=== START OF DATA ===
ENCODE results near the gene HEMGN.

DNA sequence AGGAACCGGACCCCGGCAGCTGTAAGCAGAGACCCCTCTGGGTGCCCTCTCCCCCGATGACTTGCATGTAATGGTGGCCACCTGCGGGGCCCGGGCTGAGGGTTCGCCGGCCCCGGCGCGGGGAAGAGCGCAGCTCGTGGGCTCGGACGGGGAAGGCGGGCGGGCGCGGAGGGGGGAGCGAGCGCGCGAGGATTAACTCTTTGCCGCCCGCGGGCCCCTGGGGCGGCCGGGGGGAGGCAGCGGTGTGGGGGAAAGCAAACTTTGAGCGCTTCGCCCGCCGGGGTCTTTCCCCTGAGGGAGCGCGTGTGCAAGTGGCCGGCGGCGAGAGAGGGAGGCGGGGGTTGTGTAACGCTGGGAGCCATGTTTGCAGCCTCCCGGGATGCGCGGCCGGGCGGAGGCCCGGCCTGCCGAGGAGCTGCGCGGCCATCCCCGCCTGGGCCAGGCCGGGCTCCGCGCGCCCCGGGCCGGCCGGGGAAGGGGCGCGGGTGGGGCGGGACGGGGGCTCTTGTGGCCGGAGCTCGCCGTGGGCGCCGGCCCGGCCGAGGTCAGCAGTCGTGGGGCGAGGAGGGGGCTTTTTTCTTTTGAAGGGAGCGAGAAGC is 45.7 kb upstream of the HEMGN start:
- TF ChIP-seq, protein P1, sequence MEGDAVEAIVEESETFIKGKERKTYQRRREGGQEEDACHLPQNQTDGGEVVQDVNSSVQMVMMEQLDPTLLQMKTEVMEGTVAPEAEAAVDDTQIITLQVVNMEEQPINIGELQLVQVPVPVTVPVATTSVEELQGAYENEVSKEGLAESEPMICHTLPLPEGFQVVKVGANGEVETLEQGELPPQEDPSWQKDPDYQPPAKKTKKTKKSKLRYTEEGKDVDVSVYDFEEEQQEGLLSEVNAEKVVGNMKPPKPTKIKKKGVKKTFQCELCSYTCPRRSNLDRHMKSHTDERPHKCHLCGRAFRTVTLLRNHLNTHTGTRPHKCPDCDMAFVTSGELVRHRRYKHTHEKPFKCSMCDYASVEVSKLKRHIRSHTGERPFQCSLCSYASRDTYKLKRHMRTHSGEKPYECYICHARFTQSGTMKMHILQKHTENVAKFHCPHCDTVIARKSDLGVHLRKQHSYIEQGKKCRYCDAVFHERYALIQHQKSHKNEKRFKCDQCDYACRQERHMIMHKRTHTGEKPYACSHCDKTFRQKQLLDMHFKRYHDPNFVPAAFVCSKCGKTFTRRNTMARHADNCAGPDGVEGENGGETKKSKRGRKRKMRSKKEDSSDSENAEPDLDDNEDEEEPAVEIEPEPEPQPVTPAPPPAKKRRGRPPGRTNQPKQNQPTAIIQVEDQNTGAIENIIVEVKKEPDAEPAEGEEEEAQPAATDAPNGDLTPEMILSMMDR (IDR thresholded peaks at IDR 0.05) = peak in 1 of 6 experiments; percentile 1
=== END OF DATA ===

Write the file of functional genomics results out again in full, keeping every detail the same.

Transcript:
ENCODE results near the gene HEMGN.

DNA sequence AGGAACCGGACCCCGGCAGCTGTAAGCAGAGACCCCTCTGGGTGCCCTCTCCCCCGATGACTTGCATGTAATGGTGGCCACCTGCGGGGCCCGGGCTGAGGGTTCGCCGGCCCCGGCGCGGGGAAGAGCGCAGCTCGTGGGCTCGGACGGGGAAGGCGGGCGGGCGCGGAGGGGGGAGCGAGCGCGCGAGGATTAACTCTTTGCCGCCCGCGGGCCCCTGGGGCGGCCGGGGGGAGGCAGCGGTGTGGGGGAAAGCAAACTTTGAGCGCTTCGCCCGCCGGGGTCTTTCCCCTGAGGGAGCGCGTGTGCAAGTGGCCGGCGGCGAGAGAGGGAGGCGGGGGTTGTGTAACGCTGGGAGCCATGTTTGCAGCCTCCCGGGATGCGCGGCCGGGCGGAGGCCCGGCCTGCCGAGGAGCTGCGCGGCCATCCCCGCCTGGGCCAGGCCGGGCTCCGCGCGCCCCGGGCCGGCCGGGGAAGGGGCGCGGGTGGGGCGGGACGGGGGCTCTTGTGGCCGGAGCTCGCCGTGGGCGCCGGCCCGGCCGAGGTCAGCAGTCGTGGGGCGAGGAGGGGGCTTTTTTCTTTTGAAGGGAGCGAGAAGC is 45.7 kb upstream of the HEMGN start:
- TF ChIP-seq, protein P1, sequence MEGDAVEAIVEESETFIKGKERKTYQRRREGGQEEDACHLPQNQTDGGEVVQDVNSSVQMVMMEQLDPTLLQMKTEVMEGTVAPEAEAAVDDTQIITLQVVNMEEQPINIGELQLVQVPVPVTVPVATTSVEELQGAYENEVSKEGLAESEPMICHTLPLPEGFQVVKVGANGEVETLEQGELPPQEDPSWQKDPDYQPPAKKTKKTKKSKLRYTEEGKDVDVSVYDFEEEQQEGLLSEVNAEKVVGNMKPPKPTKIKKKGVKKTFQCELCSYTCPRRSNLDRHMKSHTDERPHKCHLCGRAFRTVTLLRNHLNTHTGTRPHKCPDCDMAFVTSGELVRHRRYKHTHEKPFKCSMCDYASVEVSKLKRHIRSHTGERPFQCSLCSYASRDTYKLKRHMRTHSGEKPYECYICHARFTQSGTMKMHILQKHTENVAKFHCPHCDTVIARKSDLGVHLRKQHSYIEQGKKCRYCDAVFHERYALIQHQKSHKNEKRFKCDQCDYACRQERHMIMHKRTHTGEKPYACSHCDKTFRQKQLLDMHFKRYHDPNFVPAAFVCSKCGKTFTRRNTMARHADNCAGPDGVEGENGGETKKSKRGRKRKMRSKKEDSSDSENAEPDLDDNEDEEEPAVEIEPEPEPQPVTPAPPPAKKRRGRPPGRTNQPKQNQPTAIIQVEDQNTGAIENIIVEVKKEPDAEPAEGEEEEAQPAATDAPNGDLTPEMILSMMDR (IDR thresholded peaks at IDR 0.05) = peak in 1 of 6 experiments; percentile 1